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Legislative Assembly for the ACT: 2008 Week 03 Hansard (Thursday, 3 April 2008) . . Page.. 1000 ..


Bill agreed to in principle.

Detail stage

Clauses 1 to 6, by leave, taken together and agreed to.

Clause 7.

MRS DUNNE (Ginninderra) (5.40): I seek leave to move amendments Nos 1 and 3 circulated in my name together.

Leave granted.

MRS DUNNE: I move amendments Nos 1 and 3 circulated in my name together [see schedule 2 at page 1013]. These two amendments, moved together, would create a prohibition in all circumstances on creating or developing a human embryo that contains genetic material provided by more than two people. The genesis and the reason for these amendments go back to the points that I made at the very beginning of this debate this morning. I reinforce that, if the minister had been entirely honest, she would have repealed the previous legislation and introduced a new bill, because the intent of these amendments is almost diametrically opposed to the intent of the existing legislation.

The legislation, as it was originally intended and as is borne out by the long title, was to prohibit the creation of human embryos and other unacceptable reproductive technology practices. What we see here is one of the things which could be categorised as an unacceptable human embryo practice. These things were, in the previous legislation, absolutely and completely prohibited, but now we are actually having a move whereby these things can be allowed if you obtain a licence to do so.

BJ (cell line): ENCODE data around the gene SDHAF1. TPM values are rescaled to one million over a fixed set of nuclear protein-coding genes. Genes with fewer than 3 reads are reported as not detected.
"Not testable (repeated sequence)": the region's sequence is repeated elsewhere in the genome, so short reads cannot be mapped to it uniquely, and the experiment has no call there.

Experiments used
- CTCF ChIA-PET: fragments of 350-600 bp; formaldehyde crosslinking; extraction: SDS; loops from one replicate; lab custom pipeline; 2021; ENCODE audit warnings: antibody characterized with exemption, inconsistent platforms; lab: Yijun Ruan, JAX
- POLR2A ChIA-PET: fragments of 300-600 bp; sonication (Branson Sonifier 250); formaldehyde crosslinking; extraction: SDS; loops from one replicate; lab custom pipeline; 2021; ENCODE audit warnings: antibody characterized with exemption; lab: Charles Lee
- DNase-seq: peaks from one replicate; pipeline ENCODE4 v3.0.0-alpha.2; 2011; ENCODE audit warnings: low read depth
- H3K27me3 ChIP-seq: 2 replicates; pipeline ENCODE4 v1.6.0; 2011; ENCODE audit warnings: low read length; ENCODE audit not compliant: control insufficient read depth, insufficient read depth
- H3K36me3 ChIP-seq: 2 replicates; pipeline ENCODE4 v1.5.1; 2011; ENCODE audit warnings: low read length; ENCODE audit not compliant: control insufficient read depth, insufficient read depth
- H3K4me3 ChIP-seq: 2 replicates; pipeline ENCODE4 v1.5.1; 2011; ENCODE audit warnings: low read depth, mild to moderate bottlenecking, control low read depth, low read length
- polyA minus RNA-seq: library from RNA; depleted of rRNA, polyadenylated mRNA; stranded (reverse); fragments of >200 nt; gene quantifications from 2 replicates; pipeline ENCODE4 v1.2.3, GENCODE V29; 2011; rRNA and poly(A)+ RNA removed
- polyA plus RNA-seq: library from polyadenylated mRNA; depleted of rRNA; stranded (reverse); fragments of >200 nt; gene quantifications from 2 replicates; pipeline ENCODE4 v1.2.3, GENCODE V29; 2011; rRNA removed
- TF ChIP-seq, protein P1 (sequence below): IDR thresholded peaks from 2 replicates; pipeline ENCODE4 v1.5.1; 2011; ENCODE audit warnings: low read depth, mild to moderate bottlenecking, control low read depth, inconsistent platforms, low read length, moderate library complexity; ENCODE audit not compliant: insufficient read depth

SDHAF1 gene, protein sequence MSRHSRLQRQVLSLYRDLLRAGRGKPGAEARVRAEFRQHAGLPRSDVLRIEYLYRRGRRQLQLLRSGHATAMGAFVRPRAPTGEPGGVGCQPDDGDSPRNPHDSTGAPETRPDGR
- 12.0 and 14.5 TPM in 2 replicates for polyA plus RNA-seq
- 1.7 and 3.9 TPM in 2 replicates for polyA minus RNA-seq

The licensing depends upon the goodwill of the National Health and Medical Research Council which, as we all know, is a body of eminent scientists, medical technicians and, sometimes, ethicists. In this case the licensing committee will meet to decide whether or not to issue a licence.

There are some protections, but they are not the protections that Ms Gallagher claims are in the legislation. Those protections in fact still rely on prudential judgements by those people who sit on the licensing committee. They still have to make a judgement. It is possible that we will go from a circumstance where, at the moment in the ACT, it is absolutely prohibited to create a human embryo by any means which has more than two sets of genetic material to a situation where we will be able to do that. We will be able to create embryos that have essentially three or more parents.

As the legislation currently stands, of course you cannot develop those for any length of time; they are only there for experimentation. But we have already progressed a significant distance since 2004 when these things were absolutely ruled out by the Minister for Health and by the previous legislation.

When do we move further down the path so that yes, we can develop these things and then destroy them, because we live in a utilitarian age? But how much longer will it


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